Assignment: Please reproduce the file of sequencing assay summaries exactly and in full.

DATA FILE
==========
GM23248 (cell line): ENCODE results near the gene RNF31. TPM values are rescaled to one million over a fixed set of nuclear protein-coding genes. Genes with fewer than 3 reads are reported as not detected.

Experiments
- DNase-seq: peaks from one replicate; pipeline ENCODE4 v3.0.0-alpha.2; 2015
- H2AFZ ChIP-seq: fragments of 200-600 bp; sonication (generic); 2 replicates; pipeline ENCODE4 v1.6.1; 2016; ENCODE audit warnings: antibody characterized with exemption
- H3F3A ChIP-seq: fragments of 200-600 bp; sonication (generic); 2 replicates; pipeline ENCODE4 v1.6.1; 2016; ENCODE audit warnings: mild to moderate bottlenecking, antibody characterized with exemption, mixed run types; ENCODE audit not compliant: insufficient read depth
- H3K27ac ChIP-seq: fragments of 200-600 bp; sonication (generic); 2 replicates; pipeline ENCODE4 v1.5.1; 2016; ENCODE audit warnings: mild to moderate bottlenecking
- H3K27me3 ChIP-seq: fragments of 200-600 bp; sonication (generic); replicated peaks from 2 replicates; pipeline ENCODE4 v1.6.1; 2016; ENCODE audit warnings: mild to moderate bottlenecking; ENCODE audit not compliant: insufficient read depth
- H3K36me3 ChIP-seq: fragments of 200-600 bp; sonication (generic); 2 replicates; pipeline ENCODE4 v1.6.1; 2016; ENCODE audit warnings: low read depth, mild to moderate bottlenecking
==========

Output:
GM23248 (cell line): ENCODE results near the gene RNF31. TPM values are rescaled to one million over a fixed set of nuclear protein-coding genes. Genes with fewer than 3 reads are reported as not detected.

Experiments
- DNase-seq: peaks from one replicate; pipeline ENCODE4 v3.0.0-alpha.2; 2015
- H2AFZ ChIP-seq: fragments of 200-600 bp; sonication (generic); 2 replicates; pipeline ENCODE4 v1.6.1; 2016; ENCODE audit warnings: antibody characterized with exemption
- H3F3A ChIP-seq: fragments of 200-600 bp; sonication (generic); 2 replicates; pipeline ENCODE4 v1.6.1; 2016; ENCODE audit warnings: mild to moderate bottlenecking, antibody characterized with exemption, mixed run types; ENCODE audit not compliant: insufficient read depth
- H3K27ac ChIP-seq: fragments of 200-600 bp; sonication (generic); 2 replicates; pipeline ENCODE4 v1.5.1; 2016; ENCODE audit warnings: mild to moderate bottlenecking
- H3K27me3 ChIP-seq: fragments of 200-600 bp; sonication (generic); replicated peaks from 2 replicates; pipeline ENCODE4 v1.6.1; 2016; ENCODE audit warnings: mild to moderate bottlenecking; ENCODE audit not compliant: insufficient read depth
- H3K36me3 ChIP-seq: fragments of 200-600 bp; sonication (generic); 2 replicates; pipeline ENCODE4 v1.6.1; 2016; ENCODE audit warnings: low read depth, mild to moderate bottlenecking